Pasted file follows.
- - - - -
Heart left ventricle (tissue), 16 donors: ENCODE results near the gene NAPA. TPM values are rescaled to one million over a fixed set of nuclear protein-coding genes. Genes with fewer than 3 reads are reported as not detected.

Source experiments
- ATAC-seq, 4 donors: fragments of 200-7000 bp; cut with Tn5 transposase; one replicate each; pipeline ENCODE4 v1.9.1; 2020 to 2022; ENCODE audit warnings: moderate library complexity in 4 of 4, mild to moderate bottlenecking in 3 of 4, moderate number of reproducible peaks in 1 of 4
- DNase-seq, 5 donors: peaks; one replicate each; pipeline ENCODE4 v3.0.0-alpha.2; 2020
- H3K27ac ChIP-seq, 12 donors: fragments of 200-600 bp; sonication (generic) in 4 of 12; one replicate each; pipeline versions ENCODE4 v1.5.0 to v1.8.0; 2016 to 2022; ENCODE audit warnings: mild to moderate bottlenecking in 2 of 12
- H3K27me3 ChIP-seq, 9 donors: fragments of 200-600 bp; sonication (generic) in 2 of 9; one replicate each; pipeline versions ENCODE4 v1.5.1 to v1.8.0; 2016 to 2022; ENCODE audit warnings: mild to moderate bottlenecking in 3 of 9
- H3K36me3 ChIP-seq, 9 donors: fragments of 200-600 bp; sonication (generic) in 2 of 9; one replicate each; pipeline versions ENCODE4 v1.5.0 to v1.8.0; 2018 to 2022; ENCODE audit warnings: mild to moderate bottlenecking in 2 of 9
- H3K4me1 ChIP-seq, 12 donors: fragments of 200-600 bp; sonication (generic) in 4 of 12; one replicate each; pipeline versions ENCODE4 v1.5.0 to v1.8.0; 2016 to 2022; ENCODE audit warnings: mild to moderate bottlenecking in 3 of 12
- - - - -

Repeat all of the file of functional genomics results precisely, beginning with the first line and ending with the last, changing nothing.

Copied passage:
Heart left ventricle (tissue), 16 donors: ENCODE results near the gene NAPA. TPM values are rescaled to one million over a fixed set of nuclear protein-coding genes. Genes with fewer than 3 reads are reported as not detected.

Source experiments
- ATAC-seq, 4 donors: fragments of 200-7000 bp; cut with Tn5 transposase; one replicate each; pipeline ENCODE4 v1.9.1; 2020 to 2022; ENCODE audit warnings: moderate library complexity in 4 of 4, mild to moderate bottlenecking in 3 of 4, moderate number of reproducible peaks in 1 of 4
- DNase-seq, 5 donors: peaks; one replicate each; pipeline ENCODE4 v3.0.0-alpha.2; 2020
- H3K27ac ChIP-seq, 12 donors: fragments of 200-600 bp; sonication (generic) in 4 of 12; one replicate each; pipeline versions ENCODE4 v1.5.0 to v1.8.0; 2016 to 2022; ENCODE audit warnings: mild to moderate bottlenecking in 2 of 12
- H3K27me3 ChIP-seq, 9 donors: fragments of 200-600 bp; sonication (generic) in 2 of 9; one replicate each; pipeline versions ENCODE4 v1.5.1 to v1.8.0; 2016 to 2022; ENCODE audit warnings: mild to moderate bottlenecking in 3 of 9
- H3K36me3 ChIP-seq, 9 donors: fragments of 200-600 bp; sonication (generic) in 2 of 9; one replicate each; pipeline versions ENCODE4 v1.5.0 to v1.8.0; 2018 to 2022; ENCODE audit warnings: mild to moderate bottlenecking in 2 of 9
- H3K4me1 ChIP-seq, 12 donors: fragments of 200-600 bp; sonication (generic) in 4 of 12; one replicate each; pipeline versions ENCODE4 v1.5.0 to v1.8.0; 2016 to 2022; ENCODE audit warnings: mild to moderate bottlenecking in 3 of 12